“How Long Would a Global Banking Shutdown Last?

No one can say with certainty. But based on other banking holidays in modern history, it’s safe to conclude that it could last for quite some time and cause severe hardship for hundreds of millions of savers around the world.

The first and most obvious hardship is that you could be denied immediate access to most or all of your money for an indefinite period. What about government agency guarantees like FDIC insurance? A large proportion of those guarantees, unfortunately, would have to be suspended in order to give banking regulators the time they need to sort out the mess.

It is simply not reasonable to expect that governments will have the resources to immediately meet the demands of thousands of institutions and millions of individuals if they all want their money back at roughly the same time.

“Your money is still safely guaranteed,” banking officials will declare. “You just can’t have it now.”

The second and more long-lasting hardship is the possibility that, by the time you do regain access to your money, you will suffer losses. In this scenario, the government would likely create a rehabilitation program for the nation’s weakest banks, giving depositors two choices:

* Opt in to the program by leaving your funds on deposit at your bank for an extended period of time, earning below-market interest rates. The bank is then allowed to use the extra interest to recoup its losses over time — income that, by rights, should have been yours.

* Opt out of the program and withdraw your funds immediately, accepting a loss that approximately corresponds to the actual losses in the bank’s investment and loan portfolio.

Needless to say, neither the opt in nor the opt out choice is a good one:

If you opt in, you take the chance that the government’s rehab program may not work on the first attempt and that it will be replaced by another, even tougher program in the future. Moreover, even if it works out as planned, you will suffer a continuing loss of income and access to your cash over an extended period of time.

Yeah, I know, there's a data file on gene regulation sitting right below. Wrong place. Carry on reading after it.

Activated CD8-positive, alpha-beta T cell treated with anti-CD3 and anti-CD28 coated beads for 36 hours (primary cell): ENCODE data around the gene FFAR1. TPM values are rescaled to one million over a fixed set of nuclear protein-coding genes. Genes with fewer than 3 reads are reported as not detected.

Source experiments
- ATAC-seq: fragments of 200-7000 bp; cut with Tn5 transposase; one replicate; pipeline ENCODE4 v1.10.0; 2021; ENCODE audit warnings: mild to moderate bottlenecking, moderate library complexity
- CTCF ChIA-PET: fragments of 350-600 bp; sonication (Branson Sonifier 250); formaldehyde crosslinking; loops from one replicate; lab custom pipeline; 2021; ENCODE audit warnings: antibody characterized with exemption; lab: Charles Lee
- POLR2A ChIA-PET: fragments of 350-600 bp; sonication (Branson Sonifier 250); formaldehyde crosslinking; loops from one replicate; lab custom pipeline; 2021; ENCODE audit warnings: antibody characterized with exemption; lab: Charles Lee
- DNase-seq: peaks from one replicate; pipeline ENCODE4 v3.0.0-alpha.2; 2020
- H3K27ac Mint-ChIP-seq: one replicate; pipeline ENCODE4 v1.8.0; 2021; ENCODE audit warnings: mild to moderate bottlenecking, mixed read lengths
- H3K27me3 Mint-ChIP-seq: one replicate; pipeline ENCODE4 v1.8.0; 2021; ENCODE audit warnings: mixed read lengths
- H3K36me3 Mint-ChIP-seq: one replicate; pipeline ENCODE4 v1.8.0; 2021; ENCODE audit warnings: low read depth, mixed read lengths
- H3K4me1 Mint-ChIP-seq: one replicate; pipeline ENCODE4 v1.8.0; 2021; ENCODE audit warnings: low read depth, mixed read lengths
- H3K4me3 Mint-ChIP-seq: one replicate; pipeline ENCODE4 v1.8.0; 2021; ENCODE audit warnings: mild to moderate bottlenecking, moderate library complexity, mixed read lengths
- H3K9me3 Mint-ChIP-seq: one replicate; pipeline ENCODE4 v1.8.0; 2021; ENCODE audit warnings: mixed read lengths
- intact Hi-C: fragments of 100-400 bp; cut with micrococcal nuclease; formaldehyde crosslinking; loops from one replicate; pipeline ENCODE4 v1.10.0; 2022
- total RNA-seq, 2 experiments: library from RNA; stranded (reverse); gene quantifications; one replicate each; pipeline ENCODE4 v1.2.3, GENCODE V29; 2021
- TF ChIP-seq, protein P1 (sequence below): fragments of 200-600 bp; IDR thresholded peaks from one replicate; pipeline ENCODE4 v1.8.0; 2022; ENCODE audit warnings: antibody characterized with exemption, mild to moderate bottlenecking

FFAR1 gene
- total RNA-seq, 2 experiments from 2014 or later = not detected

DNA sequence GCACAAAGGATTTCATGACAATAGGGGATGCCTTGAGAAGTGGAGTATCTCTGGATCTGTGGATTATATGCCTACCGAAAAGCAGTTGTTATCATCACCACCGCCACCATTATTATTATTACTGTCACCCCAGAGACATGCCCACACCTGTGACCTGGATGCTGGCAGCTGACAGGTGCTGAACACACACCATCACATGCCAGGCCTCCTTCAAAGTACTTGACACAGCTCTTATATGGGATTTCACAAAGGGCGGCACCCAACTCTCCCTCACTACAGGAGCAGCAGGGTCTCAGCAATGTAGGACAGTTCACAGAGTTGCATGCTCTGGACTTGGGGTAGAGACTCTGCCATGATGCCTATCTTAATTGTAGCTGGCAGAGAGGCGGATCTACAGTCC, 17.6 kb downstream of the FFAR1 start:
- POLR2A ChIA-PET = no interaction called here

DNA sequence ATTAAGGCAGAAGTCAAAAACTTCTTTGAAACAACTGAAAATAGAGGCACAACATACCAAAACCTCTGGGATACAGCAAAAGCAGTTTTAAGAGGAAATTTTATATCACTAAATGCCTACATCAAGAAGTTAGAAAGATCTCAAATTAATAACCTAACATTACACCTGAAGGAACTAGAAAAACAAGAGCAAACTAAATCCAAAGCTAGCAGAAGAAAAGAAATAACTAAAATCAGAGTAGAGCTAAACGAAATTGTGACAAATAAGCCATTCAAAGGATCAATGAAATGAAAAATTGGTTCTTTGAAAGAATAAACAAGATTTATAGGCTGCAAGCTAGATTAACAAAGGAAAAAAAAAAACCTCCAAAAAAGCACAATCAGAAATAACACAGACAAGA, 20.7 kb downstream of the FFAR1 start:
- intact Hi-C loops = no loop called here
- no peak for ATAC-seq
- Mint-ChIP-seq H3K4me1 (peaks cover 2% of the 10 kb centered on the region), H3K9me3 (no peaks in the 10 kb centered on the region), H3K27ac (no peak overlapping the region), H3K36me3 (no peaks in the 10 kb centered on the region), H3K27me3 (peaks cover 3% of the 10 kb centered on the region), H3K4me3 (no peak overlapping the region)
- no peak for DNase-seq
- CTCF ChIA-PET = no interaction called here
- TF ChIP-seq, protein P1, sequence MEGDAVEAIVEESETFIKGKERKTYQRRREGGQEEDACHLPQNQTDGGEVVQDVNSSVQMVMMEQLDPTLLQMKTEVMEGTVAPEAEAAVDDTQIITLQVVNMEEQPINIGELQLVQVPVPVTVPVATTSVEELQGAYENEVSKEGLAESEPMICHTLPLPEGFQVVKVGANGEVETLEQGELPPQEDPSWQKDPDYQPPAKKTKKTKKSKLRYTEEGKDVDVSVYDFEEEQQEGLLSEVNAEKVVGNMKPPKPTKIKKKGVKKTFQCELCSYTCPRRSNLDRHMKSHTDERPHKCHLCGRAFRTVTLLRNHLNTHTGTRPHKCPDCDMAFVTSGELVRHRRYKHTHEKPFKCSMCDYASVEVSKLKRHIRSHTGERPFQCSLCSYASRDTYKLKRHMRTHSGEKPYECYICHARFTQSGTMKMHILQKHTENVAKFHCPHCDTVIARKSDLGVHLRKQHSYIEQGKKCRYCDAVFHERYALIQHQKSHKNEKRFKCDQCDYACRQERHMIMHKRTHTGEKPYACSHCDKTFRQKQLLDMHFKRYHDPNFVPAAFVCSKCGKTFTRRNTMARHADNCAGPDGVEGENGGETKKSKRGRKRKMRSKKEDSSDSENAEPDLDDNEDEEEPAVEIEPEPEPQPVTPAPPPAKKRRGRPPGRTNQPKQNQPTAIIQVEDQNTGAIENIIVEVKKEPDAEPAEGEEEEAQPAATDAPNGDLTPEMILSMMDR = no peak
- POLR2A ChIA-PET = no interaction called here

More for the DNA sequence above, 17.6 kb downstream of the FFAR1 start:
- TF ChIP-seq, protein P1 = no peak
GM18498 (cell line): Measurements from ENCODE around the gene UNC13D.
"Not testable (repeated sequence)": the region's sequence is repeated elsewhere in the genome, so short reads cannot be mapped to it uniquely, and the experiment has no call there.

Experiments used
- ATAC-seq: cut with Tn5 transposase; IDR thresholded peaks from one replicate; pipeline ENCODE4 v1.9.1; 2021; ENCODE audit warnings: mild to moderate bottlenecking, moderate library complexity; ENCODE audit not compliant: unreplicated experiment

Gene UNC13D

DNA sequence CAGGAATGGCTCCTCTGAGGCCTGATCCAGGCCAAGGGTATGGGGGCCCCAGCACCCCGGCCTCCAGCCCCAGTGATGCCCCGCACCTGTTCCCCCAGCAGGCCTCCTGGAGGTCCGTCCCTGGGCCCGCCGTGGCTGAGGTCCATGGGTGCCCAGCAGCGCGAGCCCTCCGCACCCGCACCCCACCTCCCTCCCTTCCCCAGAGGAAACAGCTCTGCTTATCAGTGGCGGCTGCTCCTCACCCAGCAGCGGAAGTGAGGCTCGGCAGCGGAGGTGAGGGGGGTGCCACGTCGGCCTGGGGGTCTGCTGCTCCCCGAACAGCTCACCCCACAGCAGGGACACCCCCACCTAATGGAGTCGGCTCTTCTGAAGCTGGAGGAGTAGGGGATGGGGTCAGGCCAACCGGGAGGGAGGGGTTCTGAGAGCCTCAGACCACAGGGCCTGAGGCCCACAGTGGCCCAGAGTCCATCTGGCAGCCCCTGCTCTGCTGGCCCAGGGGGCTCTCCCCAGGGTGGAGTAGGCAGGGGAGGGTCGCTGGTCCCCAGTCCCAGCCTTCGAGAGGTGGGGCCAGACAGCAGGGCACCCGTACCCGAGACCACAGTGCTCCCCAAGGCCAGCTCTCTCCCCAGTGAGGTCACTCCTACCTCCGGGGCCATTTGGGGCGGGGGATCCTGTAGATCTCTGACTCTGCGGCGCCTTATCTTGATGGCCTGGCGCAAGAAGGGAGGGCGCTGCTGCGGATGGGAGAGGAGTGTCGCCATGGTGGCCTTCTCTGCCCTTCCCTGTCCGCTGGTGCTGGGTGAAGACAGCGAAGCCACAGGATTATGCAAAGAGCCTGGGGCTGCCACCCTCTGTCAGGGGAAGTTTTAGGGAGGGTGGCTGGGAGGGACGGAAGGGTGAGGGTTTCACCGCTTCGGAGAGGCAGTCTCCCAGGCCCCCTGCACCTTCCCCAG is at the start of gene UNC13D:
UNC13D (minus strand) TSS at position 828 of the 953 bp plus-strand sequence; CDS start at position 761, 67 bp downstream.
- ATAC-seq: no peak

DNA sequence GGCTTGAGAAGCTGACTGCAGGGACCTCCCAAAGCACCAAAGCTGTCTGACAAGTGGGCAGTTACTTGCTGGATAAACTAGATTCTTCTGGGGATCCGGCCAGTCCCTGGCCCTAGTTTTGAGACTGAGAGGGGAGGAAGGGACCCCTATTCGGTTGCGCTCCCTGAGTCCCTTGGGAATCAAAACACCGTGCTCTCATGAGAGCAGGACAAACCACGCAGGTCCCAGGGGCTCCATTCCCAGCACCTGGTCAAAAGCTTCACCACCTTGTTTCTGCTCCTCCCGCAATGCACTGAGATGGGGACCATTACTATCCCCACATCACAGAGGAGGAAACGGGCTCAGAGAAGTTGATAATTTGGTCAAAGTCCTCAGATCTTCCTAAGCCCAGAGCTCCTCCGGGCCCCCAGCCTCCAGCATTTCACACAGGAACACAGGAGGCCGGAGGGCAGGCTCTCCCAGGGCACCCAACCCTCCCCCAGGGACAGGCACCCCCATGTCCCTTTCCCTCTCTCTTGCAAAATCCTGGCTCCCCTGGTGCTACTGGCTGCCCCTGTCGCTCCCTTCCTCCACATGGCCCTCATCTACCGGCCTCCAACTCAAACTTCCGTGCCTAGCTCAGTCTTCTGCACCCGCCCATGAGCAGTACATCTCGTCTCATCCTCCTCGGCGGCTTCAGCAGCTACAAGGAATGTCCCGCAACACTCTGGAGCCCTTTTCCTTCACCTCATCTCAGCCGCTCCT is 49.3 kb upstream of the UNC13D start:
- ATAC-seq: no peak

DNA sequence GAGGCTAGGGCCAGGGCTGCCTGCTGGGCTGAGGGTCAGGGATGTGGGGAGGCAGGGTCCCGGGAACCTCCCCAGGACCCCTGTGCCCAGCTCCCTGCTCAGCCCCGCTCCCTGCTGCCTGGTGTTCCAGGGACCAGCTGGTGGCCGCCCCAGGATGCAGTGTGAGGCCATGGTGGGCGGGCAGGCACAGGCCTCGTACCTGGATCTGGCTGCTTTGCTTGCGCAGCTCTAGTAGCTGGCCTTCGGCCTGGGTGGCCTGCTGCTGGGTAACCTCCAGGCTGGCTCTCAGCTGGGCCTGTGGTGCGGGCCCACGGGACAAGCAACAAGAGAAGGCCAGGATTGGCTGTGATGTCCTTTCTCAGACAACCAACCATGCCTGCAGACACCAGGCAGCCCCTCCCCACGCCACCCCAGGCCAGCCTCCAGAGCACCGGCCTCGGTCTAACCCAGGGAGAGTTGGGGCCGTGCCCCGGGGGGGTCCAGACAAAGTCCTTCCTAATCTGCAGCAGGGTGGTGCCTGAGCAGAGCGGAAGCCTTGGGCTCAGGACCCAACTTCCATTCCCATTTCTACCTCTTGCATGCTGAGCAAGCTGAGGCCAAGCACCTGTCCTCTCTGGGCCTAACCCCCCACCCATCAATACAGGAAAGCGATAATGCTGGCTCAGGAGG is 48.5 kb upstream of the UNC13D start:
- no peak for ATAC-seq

If you opt out, instead of lost income, you suffer an immediate loss of principal. Moreover, in order to discourage savers from opting out, the government would typically structure the program so that everyone demanding immediate reimbursement suffers an additional penalty.

Again you ask, “What about government guarantees?” By rights, in a fair plan, insured depositors would suffer less severely than uninsured depositors. And if the plan is structured properly, those in strong banks should come out whole, or almost whole, while those in weaker banks should suffer the larger losses. That’s how it should be handled. But there’s no guarantee that’s how it will be handled.

To avoid all of these risks, I recommend seriously considering moving (a) nearly all of your bank deposits and accounts, plus (b) a modest portion of the money you currently have invested in securities to the safest and most liquid place for your money in the modern world:
Short-Term U.S. Treasury Securities

Martin Weiss, Money Markets

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